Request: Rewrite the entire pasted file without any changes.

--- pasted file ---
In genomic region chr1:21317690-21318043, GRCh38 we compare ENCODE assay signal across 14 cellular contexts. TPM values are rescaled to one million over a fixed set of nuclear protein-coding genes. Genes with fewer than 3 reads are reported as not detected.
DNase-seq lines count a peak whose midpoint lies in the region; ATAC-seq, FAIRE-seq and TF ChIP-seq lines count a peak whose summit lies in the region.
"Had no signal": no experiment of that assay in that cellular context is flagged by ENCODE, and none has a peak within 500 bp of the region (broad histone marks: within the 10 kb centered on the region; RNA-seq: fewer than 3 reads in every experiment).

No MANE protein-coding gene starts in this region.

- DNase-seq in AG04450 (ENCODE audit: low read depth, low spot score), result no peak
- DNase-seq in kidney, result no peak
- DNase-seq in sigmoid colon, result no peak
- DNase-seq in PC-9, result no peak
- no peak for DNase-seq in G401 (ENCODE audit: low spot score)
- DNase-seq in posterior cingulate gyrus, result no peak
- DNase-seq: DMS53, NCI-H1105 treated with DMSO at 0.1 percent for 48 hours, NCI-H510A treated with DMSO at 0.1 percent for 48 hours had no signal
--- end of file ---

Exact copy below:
In genomic region chr1:21317690-21318043, GRCh38 we compare ENCODE assay signal across 14 cellular contexts. TPM values are rescaled to one million over a fixed set of nuclear protein-coding genes. Genes with fewer than 3 reads are reported as not detected.
DNase-seq lines count a peak whose midpoint lies in the region; ATAC-seq, FAIRE-seq and TF ChIP-seq lines count a peak whose summit lies in the region.
"Had no signal": no experiment of that assay in that cellular context is flagged by ENCODE, and none has a peak within 500 bp of the region (broad histone marks: within the 10 kb centered on the region; RNA-seq: fewer than 3 reads in every experiment).

No MANE protein-coding gene starts in this region.

- DNase-seq in AG04450 (ENCODE audit: low read depth, low spot score), result no peak
- DNase-seq in kidney, result no peak
- DNase-seq in sigmoid colon, result no peak
- DNase-seq in PC-9, result no peak
- no peak for DNase-seq in G401 (ENCODE audit: low spot score)
- DNase-seq in posterior cingulate gyrus, result no peak
- DNase-seq: DMS53, NCI-H1105 treated with DMSO at 0.1 percent for 48 hours, NCI-H510A treated with DMSO at 0.1 percent for 48 hours had no signal